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Anti-scatter grid is a device for limiting the amount of radiation scatter created in a radiographic exposure reaching the detector.[1][2]

The grid is constructed of a series of alternating parallel strips of lead and a radiolucent substance such as a plastic, carbon fibre, aluminium, even paper. The grid is placed between the patient and the detector during the exposure. Primary beam radiation passes through the radiolucent strips as it travels roughly parallel to them, but scattered radiation which has, almost by definition, deviated from the parallel beam, cannot easily pass through the grid as it encounters the lead strips at an angle, and is attenuated, or lost, from the beam.

Grids are used particularly in examinations where a large quantity of scatter is created, i.e., those involving a large volume of tissue being irradiated and those requiring low energy i.e. voltage. The scatter would otherwise degrade the image by reducing the contrast and resolution. Use of a grid, however, requires a greater radiation exposure to the patient as a good deal of primary beam is also attenuated by the lead slats, and for this reason grids are not used for all examinations.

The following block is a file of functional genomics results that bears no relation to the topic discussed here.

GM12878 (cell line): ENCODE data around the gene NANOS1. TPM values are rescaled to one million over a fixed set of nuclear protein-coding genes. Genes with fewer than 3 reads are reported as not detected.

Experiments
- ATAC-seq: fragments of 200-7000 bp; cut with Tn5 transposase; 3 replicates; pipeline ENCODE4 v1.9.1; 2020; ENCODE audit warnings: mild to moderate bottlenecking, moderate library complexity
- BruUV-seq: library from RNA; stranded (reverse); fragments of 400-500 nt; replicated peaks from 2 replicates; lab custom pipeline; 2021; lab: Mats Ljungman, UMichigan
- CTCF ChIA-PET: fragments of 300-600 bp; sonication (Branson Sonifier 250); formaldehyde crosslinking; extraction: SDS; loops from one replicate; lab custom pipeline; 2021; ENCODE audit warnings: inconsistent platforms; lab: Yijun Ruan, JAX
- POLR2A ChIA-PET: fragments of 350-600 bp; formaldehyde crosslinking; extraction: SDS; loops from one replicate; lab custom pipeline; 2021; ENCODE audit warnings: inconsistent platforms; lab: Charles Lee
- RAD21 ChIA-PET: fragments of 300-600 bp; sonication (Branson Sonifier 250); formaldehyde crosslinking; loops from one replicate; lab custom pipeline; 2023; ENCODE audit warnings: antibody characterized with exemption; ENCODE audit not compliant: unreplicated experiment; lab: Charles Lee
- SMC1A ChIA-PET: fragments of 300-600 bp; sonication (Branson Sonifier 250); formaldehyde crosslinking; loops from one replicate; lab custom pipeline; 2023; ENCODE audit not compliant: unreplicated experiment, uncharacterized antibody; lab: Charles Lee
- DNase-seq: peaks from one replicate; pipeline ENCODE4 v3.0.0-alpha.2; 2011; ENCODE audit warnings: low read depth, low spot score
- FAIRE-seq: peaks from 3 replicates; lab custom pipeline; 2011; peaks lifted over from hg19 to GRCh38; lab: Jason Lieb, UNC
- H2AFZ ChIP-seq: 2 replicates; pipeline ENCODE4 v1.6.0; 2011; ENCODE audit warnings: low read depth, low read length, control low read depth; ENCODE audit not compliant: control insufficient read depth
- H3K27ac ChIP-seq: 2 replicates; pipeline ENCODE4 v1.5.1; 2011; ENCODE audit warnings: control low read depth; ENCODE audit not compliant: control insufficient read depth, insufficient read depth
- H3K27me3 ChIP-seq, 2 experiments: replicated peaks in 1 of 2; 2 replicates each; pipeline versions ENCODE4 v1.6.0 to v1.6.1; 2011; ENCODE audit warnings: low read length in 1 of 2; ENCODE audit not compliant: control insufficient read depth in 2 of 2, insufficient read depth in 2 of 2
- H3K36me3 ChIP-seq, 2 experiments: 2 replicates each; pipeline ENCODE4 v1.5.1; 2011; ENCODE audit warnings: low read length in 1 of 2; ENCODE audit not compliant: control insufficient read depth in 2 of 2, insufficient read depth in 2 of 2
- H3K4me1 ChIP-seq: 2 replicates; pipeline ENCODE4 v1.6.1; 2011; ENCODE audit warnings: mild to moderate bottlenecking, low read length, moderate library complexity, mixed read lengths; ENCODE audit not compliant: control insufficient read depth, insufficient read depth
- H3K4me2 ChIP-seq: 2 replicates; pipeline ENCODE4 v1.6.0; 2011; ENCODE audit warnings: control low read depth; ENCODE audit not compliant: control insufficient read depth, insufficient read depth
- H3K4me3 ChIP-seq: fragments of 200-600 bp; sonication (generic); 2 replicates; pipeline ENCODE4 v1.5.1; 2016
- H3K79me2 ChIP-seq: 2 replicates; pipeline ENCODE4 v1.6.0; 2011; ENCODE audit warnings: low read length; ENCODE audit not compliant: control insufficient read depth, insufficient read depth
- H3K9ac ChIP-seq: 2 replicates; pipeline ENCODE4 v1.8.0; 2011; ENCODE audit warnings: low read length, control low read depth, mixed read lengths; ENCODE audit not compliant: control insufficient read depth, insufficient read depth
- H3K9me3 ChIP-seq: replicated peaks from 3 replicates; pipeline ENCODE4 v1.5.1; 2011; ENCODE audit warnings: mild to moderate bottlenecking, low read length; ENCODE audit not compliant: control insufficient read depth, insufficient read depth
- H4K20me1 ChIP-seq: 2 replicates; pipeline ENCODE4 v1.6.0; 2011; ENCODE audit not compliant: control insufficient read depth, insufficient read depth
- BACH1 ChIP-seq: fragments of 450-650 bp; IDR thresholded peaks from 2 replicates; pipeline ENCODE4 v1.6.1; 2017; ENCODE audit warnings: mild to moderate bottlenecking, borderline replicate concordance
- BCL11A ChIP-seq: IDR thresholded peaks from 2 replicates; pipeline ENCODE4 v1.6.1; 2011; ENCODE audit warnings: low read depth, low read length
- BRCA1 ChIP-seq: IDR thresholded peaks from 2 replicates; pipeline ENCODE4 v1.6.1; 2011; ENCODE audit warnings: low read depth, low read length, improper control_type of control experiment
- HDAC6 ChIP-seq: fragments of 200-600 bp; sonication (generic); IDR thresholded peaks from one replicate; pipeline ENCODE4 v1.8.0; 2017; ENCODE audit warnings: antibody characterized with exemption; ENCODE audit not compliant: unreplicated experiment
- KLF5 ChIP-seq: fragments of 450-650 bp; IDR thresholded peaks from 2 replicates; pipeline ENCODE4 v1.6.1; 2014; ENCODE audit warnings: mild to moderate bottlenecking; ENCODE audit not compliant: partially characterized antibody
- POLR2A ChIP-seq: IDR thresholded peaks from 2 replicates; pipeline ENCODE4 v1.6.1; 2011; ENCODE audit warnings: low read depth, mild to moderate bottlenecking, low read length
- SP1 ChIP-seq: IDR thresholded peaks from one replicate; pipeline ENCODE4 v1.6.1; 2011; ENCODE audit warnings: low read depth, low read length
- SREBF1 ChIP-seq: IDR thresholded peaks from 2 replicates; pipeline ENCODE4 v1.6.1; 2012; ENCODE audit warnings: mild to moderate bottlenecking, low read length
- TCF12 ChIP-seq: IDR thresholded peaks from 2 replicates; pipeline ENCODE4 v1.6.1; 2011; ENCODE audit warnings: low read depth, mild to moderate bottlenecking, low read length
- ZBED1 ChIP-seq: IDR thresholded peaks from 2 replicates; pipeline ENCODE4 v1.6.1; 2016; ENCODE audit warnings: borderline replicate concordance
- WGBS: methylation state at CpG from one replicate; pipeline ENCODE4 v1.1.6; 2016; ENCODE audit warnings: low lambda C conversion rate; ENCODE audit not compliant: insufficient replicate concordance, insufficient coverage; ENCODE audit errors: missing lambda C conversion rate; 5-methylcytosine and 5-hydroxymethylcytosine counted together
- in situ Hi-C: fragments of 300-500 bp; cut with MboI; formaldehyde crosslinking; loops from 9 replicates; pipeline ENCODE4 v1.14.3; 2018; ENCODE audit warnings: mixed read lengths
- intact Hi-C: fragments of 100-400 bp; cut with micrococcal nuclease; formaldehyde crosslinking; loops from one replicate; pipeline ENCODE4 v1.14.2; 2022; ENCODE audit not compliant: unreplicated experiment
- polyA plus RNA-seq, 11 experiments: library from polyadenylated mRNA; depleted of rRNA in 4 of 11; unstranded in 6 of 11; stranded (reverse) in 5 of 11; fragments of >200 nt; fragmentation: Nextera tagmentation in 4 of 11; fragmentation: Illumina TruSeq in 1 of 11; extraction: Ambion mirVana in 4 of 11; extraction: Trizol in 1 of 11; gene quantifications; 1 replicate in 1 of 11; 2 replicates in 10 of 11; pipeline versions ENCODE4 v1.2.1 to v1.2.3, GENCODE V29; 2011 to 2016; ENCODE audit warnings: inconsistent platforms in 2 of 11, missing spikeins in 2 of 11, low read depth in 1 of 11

The single most important parameter that influences the performance of an anti-scatter grid, is the grid ratio.[3] The grid ratio is the ratio of the height to the width of the interspaces (not the grid bars) in the grid. Grid ratios of 8:1, 10:1, and 12:1 are most common on radiography. A 5:1 grid is most common for mammography.[3] The grid is essentially a one-dimensional Collimator and increasing the grid ratio increases the degree of collimation. Higher grid ratios provide better scatter cleanup, but they also result in greater radiation doses to the patient.[3]
References

R. Highnam; J.M. Brady (6 December 2012). Mammographic Image Analysis. Springer Science & Business Media. p. 58. ISBN 978-94-011-4613-5.
Robin J. Wilks (1987). Principles of Radiological Physics. Churchill Livingstone. ISBN 978-0-443-03780-1.
Jerrold T. Bushberg (2002). The Essential Physics of Medical Imaging. Lippincott Williams & Wilkins. p. 169. ISBN 978-0-683-30118-2.

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